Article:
For = 0 (forward scattering),

O

3

f j (0) (r )dr = # electrons

0

= 37

light atoms scatter weakly and are difficult to see.

ELECTRON DENSITY MAPS

The electron density as a function of position x,y,z is

the inverse Fourier transform of the structure factors:

1

( xyz )

V

hkl

hkl e i 2 ( hx ky lz )

describes the contents of

the unit cells averaged

over the whole crystal (not

the contents of a single unit

cell)

318

PEAK WIDTHS

Peak shape is a Voigt function (mixture of Gaussian and Lorentzian)

Gaussian component arises from natural linewidth and strain

Lorentzian component arises from coherent domain size

Pure

Gaussian

Pure

Lorentzian

natural linewidth of X-ray emission

instrumental effects (polychromatic , focusing, detector)

specimen effects

1) crystallite size

2) crystallite strain 319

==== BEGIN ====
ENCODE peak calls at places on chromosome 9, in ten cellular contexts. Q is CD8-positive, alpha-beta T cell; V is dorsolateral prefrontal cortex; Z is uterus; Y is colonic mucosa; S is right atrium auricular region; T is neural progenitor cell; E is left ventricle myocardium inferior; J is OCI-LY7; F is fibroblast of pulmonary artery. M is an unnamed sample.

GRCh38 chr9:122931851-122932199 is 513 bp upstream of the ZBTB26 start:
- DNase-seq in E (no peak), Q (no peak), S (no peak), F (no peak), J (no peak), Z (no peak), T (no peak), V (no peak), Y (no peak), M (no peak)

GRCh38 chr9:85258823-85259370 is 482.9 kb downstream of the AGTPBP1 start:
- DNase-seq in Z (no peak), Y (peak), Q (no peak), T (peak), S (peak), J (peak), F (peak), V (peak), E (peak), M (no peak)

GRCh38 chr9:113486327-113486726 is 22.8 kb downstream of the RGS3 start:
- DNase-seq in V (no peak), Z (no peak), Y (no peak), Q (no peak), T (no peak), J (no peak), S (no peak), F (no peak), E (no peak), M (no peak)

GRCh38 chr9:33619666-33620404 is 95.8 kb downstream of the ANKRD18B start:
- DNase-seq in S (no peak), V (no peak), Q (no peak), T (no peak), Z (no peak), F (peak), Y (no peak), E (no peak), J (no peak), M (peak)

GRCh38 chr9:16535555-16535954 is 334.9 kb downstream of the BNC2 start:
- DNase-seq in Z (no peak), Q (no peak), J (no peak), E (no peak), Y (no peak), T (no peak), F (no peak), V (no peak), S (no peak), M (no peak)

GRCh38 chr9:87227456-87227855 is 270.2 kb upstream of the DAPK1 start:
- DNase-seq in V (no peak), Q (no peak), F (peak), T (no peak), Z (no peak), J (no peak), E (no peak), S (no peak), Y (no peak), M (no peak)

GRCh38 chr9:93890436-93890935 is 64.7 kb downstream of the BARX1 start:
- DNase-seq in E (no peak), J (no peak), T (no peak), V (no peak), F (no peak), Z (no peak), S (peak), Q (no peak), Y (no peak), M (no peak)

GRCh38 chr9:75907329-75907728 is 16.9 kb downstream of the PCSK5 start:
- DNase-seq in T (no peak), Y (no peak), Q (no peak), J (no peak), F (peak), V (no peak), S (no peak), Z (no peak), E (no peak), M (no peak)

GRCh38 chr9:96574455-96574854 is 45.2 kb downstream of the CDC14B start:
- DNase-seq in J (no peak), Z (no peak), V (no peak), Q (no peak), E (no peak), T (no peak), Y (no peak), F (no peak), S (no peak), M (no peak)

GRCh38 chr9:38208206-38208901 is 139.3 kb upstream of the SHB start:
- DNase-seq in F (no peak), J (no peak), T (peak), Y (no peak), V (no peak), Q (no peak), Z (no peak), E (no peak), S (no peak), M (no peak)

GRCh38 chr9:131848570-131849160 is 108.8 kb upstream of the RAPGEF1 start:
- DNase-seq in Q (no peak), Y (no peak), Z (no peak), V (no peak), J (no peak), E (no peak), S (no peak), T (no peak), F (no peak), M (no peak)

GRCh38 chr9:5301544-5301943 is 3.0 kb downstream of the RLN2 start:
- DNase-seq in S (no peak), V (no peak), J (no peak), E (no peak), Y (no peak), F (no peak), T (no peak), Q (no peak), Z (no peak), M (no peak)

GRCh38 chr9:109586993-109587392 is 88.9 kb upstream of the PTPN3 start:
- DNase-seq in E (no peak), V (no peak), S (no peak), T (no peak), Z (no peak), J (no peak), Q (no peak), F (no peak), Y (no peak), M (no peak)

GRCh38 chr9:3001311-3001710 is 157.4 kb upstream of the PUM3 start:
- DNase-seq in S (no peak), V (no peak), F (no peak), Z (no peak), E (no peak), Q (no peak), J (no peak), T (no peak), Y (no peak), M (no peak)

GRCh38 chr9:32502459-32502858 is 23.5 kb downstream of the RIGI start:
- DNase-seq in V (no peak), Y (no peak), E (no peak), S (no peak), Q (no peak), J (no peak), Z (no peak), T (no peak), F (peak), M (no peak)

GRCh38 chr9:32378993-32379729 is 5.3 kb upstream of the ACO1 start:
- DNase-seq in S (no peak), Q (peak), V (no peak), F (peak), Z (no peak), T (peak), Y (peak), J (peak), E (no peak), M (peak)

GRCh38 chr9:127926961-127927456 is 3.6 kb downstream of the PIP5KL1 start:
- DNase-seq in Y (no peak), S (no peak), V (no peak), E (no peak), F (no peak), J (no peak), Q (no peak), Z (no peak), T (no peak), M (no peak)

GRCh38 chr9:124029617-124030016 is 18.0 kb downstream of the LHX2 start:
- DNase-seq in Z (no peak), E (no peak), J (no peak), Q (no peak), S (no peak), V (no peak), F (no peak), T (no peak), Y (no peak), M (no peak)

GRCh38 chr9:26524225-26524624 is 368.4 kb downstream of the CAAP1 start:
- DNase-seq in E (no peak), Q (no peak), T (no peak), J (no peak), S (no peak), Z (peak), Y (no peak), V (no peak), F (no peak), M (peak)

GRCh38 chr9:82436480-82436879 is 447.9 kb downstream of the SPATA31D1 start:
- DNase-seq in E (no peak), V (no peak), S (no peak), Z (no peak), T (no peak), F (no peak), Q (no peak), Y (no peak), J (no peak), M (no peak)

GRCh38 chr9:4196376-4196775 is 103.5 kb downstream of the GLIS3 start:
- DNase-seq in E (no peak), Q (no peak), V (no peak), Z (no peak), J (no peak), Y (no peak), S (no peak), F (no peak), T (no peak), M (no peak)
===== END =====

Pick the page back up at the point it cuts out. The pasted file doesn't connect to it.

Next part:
FULL WIDTH AT HALF MAXIMUM (FWHM)

320

Instrument and Sample Contributions to the Peak Profile

must be Deconvoluted

Instrumental Broadening FW(I)

also referred to as the Instrumental Profile, Instrumental

FWHM Curve, Instrumental Peak Profile

Specimen Broadening FW(S)

also referred to as the Sample Profile, Specimen Profile

broadening

Crystallite size and microstrain broadening of diffraction peaks

321

SIZE BROADENING

Small crystallites (< 200 nm) show broadened diffraction lines

Nanocrystal X-ray

Diffraction

322

323

Which of these diffraction patterns comes from a

nanocrystalline material?

Intensity (a.u.)

66 67 68 69 70 71 72 73 74

2 (deg.)